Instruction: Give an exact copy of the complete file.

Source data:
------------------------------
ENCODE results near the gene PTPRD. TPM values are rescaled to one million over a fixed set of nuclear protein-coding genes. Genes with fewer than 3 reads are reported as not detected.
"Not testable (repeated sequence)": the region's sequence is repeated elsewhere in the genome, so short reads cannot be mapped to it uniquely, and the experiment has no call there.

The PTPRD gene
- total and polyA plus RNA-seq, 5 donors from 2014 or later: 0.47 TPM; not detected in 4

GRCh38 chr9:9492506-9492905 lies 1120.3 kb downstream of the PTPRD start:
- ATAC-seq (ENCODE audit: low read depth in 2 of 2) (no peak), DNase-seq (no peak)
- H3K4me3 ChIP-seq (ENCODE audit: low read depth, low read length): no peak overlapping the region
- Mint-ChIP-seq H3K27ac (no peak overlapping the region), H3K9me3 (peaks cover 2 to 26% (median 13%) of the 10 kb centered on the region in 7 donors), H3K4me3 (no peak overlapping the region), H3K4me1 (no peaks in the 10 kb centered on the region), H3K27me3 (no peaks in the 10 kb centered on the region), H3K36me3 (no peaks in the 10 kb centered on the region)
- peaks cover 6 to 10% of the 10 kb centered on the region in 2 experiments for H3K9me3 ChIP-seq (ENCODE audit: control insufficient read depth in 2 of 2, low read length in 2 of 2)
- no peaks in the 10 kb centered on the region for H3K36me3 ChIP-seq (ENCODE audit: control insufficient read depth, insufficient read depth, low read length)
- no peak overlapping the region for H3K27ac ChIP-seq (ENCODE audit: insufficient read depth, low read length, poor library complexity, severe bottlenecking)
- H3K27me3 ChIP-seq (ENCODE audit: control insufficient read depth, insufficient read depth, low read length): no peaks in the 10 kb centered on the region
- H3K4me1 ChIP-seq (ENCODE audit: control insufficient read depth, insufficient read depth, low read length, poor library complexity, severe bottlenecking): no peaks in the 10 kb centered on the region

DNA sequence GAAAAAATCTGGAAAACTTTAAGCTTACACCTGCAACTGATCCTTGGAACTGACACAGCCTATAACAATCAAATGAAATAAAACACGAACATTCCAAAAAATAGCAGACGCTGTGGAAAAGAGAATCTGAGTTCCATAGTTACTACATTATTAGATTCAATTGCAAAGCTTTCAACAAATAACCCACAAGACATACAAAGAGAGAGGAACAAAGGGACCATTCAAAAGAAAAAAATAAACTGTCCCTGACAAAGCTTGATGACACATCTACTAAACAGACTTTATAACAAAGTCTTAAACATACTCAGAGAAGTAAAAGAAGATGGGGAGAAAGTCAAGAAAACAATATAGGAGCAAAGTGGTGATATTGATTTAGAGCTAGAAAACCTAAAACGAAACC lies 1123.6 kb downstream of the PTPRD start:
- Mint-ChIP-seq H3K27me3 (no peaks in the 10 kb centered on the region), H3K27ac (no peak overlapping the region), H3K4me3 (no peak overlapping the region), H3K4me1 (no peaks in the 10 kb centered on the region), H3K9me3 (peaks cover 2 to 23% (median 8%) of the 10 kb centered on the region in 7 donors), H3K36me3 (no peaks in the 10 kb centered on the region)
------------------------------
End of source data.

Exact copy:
ENCODE results near the gene PTPRD. TPM values are rescaled to one million over a fixed set of nuclear protein-coding genes. Genes with fewer than 3 reads are reported as not detected.
"Not testable (repeated sequence)": the region's sequence is repeated elsewhere in the genome, so short reads cannot be mapped to it uniquely, and the experiment has no call there.

The PTPRD gene
- total and polyA plus RNA-seq, 5 donors from 2014 or later: 0.47 TPM; not detected in 4

GRCh38 chr9:9492506-9492905 lies 1120.3 kb downstream of the PTPRD start:
- ATAC-seq (ENCODE audit: low read depth in 2 of 2) (no peak), DNase-seq (no peak)
- H3K4me3 ChIP-seq (ENCODE audit: low read depth, low read length): no peak overlapping the region
- Mint-ChIP-seq H3K27ac (no peak overlapping the region), H3K9me3 (peaks cover 2 to 26% (median 13%) of the 10 kb centered on the region in 7 donors), H3K4me3 (no peak overlapping the region), H3K4me1 (no peaks in the 10 kb centered on the region), H3K27me3 (no peaks in the 10 kb centered on the region), H3K36me3 (no peaks in the 10 kb centered on the region)
- peaks cover 6 to 10% of the 10 kb centered on the region in 2 experiments for H3K9me3 ChIP-seq (ENCODE audit: control insufficient read depth in 2 of 2, low read length in 2 of 2)
- no peaks in the 10 kb centered on the region for H3K36me3 ChIP-seq (ENCODE audit: control insufficient read depth, insufficient read depth, low read length)
- no peak overlapping the region for H3K27ac ChIP-seq (ENCODE audit: insufficient read depth, low read length, poor library complexity, severe bottlenecking)
- H3K27me3 ChIP-seq (ENCODE audit: control insufficient read depth, insufficient read depth, low read length): no peaks in the 10 kb centered on the region
- H3K4me1 ChIP-seq (ENCODE audit: control insufficient read depth, insufficient read depth, low read length, poor library complexity, severe bottlenecking): no peaks in the 10 kb centered on the region

DNA sequence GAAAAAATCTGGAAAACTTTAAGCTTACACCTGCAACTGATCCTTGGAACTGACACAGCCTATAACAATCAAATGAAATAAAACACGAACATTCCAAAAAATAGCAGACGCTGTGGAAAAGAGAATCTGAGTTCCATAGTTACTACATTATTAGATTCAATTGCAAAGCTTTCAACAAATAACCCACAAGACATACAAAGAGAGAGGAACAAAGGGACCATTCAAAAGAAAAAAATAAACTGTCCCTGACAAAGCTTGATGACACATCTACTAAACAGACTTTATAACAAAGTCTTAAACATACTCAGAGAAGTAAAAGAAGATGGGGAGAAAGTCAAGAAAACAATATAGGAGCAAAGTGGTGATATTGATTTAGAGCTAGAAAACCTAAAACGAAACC lies 1123.6 kb downstream of the PTPRD start:
- Mint-ChIP-seq H3K27me3 (no peaks in the 10 kb centered on the region), H3K27ac (no peak overlapping the region), H3K4me3 (no peak overlapping the region), H3K4me1 (no peaks in the 10 kb centered on the region), H3K9me3 (peaks cover 2 to 23% (median 8%) of the 10 kb centered on the region in 7 donors), H3K36me3 (no peaks in the 10 kb centered on the region)